What age does acne usually go away? The answer of this question can vary from person to person – while some find that their acne flare-ups are less frequent in the age of 20s, others still find the problem in their 40s or even 50s.
The occurrence of pimples is often closely associated with the balance of hormones. So, there is always a chance to have them as long as your hormones fluctuate.
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About almost 80 percent of teenagers are plagued by acne, according to the Nemours Children’s Health Network. This suggests that pimples are more common in teenagers and young adults.
Nevertheless, it is not always associated with adolescents because it’s also quite common in adults (30s-40s-50s). But, what are the differences between acne in adolescents and adults?
Actually, there is almost no significant difference. But both can be distinguished in how they occur and probably in how they should be treated.
In adults, pimples tend to occur on the lower section of the face – particularly on the areas of the jawline and mouth. They can be red papules /deeper nodules. Sometimes the fine little bumps also can be found!
Then in adolescents — hundreds of tiny bumps, whiteheads, or blackheads can appear on the face or other specific parts of the body such as forehead, back, and chest.
Overall, teens are more likely to have more pimples than adults. This is reasonable since the skin of adolescents is a little stickier. With other factors (especially the fluctuating of hormones during puberty), teen’s skin is relatively easier to get clogged pores – the starting point for acne to occur!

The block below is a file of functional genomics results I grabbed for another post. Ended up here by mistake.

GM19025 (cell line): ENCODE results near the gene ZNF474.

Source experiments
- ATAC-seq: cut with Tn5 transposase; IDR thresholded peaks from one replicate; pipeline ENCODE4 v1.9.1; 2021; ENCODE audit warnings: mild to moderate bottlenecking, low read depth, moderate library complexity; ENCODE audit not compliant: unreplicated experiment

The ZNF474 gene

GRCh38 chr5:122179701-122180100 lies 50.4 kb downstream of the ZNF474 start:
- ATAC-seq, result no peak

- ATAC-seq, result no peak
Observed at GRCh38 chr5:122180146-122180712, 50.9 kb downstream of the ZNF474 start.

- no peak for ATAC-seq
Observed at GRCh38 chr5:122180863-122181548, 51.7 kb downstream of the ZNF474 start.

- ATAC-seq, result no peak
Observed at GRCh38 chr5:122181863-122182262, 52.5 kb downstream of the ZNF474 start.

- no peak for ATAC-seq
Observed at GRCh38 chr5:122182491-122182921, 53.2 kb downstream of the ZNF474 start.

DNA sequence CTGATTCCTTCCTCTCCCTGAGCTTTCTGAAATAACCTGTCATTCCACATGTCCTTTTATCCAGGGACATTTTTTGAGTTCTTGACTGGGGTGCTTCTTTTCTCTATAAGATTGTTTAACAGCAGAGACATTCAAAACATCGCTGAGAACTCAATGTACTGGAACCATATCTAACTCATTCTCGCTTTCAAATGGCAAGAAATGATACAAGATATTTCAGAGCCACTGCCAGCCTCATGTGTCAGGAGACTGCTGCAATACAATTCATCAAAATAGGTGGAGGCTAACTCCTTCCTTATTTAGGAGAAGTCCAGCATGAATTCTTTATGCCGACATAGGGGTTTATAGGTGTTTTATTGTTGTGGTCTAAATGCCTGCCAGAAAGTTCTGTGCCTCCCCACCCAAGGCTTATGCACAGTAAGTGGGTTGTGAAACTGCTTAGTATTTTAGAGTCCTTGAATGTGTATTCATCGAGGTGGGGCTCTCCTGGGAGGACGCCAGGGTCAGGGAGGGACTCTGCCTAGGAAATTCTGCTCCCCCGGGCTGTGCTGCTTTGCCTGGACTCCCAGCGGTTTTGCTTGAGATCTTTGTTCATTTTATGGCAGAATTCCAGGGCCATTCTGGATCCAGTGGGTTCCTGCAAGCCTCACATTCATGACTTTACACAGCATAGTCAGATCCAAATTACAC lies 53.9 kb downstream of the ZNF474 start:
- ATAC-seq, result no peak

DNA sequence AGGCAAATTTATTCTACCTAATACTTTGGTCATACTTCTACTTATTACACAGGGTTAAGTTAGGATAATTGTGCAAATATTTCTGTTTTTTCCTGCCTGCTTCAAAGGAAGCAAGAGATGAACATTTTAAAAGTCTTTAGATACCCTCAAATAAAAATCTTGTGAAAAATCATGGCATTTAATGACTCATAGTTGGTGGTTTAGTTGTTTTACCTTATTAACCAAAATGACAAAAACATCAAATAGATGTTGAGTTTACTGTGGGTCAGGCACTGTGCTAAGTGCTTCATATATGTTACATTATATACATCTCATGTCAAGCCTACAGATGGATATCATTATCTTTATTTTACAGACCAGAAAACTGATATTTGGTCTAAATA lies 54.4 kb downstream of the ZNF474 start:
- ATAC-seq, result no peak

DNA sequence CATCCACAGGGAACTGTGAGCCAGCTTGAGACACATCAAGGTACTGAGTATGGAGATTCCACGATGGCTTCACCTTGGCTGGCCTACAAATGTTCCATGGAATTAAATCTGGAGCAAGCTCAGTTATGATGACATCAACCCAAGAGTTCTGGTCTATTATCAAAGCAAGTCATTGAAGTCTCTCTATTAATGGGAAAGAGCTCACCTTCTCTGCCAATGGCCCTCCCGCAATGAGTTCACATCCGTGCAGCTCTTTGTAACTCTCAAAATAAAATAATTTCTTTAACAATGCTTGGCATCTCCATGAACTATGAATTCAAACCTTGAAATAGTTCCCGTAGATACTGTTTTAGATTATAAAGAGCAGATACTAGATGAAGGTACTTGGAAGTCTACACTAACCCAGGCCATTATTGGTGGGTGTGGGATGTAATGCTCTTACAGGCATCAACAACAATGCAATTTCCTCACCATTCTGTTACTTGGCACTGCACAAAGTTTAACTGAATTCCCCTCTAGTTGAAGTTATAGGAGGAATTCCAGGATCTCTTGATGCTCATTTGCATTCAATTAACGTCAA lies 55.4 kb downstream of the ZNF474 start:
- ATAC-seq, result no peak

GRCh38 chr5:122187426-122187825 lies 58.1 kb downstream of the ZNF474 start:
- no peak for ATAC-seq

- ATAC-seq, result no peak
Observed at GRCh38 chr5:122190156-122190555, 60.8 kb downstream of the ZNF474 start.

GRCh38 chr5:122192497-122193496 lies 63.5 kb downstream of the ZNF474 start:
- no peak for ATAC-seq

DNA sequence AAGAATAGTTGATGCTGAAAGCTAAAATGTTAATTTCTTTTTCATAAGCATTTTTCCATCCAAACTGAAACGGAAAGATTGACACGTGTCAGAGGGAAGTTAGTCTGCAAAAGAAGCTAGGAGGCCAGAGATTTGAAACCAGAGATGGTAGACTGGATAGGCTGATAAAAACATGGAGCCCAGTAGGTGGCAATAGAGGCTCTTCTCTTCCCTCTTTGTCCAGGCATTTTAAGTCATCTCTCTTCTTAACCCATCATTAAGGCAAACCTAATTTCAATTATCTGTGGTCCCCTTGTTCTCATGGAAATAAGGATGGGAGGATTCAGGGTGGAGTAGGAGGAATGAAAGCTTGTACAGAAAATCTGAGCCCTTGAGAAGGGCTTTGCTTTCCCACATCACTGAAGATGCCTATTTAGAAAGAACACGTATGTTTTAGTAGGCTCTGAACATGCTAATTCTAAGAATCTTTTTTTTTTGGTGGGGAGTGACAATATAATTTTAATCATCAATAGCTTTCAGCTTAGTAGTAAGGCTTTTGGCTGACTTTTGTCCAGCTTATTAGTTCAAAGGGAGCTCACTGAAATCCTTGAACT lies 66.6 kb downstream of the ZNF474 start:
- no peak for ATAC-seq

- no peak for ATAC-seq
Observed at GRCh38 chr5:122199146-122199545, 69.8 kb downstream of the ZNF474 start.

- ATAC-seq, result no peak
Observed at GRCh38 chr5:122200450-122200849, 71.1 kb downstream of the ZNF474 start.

As mentioned before, acne is a kind of hormonally related problem.
So will it go away? Unfortunately there is no exact answer of this question. Because there is always a chance for anyone (especially women) to experience imbalance hormones at any age!
But in general, the answer is also closely dependent on the range of your age. Theoretically, if you are now older than 30 years of old – you are less likely to have pimples if compared when you were younger than 30s.
Furthermore – regardless the age and hormone changes, there are also other factors that can increase the risk of developing acne.
During puberty, the skin is more likely to produce more sebum (the skin’s lubricating oil). The combination of dead cells and excessive sebum that trapped within the hair follicle can clog the pore opening, provoking acne to flare up.
The excessive production of sebum in adolescents is triggered by the fluctuating of hormones. This fluctuation reaches the balance as they age, typically in the end of young adult period.
In other words, acne flare-ups are likely to decrease with age as your hormone are going to settle down. However, this doesn’t mean that you would not have acne as you age!